Wherever Covid-19 strikes, it magnifies unfairness and inequality: hard-won progress for women, newborns and young people is being reversed.
This is not the work of the disease but our reaction to it: resources for essential healthcare shrink, people fear using health services and poverty and hunger grow.
That is compounded by fragile health systems and lack of preparation. A Lancet study shows these could kill over a million children and thousands of mothers in low- and middle-income countries in six months.
In the past 20 years, keeping mothers and children alive has been one of the greatest public health success stories. Child death rates have almost halved, and maternal death rates are down by over a third. Those gains are now being eroded as inequalities spread.
We can have a better future, guided by experience. In past pandemics, women — along with children, adolescents and the most vulnerable — often haven’t received their fair share of resources and services.
They’ve been excluded from decision-making: 70 per cent of health workers are female yet women’s basic needs have often gone unmet and their voices unheard. Resources to deal with the pandemic are often diverted.
These “secondary effects” often dwarf a virus’s direct impact. For example, more than 3,500 people died of Ebola during the 2014-15 outbreak in Sierra Leone — including 3,600 mothers and babies due to disruption to essential health services.
The Guttmacher Institute warns that Covid-19 could have a catastrophic effect on sexual and reproductive health in poorer countries.
Even a 10 per cent reduction in care could kill 168,000 babies and 28,000 mothers and lead to three million unsafe abortions.
Many children will suffer the lifelong effects of not being immunised against other serious diseases as parents shun health facilities for fear of contagion, curfews or lack of transport.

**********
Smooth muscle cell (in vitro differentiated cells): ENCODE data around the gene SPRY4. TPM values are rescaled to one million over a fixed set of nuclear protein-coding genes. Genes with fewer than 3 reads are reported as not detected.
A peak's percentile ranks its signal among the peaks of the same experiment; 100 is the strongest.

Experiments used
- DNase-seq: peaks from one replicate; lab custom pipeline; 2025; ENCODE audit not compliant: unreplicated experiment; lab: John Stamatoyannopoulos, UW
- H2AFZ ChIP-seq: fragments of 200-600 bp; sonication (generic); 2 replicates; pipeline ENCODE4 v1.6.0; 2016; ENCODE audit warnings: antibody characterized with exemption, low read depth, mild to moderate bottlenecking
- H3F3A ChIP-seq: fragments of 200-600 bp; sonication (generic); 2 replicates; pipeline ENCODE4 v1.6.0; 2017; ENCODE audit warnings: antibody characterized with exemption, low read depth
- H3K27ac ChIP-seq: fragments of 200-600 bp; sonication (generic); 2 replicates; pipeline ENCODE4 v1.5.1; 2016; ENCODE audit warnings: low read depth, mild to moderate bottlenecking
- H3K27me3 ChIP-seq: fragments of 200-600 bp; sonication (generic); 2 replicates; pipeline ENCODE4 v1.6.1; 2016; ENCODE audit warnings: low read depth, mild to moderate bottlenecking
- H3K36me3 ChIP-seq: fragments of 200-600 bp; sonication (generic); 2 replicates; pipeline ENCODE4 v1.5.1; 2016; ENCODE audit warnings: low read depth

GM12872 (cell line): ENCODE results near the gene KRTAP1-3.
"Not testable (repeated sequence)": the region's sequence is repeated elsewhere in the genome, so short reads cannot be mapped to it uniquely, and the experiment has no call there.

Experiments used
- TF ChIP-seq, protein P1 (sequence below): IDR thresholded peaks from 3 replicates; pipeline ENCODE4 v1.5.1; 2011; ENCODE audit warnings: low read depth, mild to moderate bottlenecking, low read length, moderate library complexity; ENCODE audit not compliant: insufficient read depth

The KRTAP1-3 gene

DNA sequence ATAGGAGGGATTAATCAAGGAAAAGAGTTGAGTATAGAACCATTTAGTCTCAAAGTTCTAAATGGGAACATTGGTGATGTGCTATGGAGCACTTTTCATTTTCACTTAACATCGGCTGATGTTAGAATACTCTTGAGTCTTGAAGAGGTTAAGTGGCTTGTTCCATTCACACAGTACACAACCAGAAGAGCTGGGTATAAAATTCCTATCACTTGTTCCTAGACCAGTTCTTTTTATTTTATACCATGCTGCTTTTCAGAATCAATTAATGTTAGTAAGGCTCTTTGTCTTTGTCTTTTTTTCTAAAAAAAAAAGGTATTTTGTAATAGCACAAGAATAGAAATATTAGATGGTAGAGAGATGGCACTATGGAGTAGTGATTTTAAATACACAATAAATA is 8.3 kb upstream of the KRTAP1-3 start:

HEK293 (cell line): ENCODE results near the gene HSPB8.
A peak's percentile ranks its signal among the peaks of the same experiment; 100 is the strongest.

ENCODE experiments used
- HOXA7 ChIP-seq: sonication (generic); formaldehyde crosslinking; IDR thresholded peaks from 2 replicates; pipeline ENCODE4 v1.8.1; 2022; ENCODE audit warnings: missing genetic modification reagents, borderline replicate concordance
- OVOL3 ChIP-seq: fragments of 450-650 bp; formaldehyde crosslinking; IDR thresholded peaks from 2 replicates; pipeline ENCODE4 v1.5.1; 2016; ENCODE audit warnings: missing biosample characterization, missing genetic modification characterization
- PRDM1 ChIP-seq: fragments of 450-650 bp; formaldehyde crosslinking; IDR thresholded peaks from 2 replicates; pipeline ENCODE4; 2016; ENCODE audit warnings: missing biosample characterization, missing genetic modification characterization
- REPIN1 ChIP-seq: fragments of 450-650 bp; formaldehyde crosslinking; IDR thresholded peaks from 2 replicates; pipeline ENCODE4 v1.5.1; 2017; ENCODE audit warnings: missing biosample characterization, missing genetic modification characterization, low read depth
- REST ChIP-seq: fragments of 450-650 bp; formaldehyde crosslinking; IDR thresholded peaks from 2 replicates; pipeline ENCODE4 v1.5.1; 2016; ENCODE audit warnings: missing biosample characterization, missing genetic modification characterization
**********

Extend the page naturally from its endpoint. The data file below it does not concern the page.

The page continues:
The UN estimates 42-66 million children will fall into extreme poverty this year due to the economic impact.
Covid-19 is not the great leveller but rather the great amplifier of inequality. We must urgently protect the most vulnerable and disadvantaged and address the root of inequality or be ashamed by the number of lives lost on our watch.
We, the authors of this article, come from four continents but speak with one voice on what we — as a global community — must do differently this time.
One, we need national policies and budgets to protect human rights and promote inclusivity, equity and fairness — during this pandemic and in its aftermath. That includes strategies for preventing gender-based violence, child abuse and the mistreatment of health workers.
Two, we need to focus on strengthening health systems, including immunisation and basic primary healthcare, to ensure universal health coverage.
We need to expand health infrastructure to rural and underserved areas, and gradually expand universal health coverage.
Women and families, especially in disadvantaged communities, need support to keep using essential health services, including those for sexual and reproductive health.
Three, we need to put our money into solutions that focus on partnership. Let stakeholders work together: civil society, business, health professionals, donors and citizens.
We call for multistakeholder partnerships that involve women, children and adolescents in decisions that profoundly affect their health and well-being.
That’s why we support the Access to Covid-19 Tools (ACT) Accelerator — an unprecedented commitment by global leaders to work together, to develop and manufacture vaccines, tests and treatments for the disease, and to make them available and affordable for everyone everywhere.
It was launched by the WHO on April 24, and an EU-led fundraising initiative met its initial target of €7.5 billion in just two days.
Coming after an open letter to G20 governments by 214 world leaders, economists and health experts, it called for urgent coordinated global leadership and solidarity.
As the letter says, if Covid-19 remains in any country, it will re-emerge and prolong this economic and health crisis.
And we have the tools for effective cooperation on global problems: a whole-of-government approach, involving multi-stakeholder partnerships. They’ve been sharpened in our work on the Sustainable Development Goals. Let’s use them now.
We are seeing people and nations working together in peacetime in a way only achieved in war.
Our response may set a precedent for tackling long-standing issues like poverty, gender inequality and climate change. Let’s prove we can work together to overcome unfairness and inequality for the good of all.
Ms Kersti Kaljulaid is the president of Estonia; Ms Helen Clark, former prime minister of New Zealand, is the PMNCH board chair; Dr Jorge Varela is the secretary of health of Mexico; and Ms Graça Machel, the founder of the Graça Machel Trust, is a former PMNCH board chair. (This article was first published by Thomson Reuters Foundation.)
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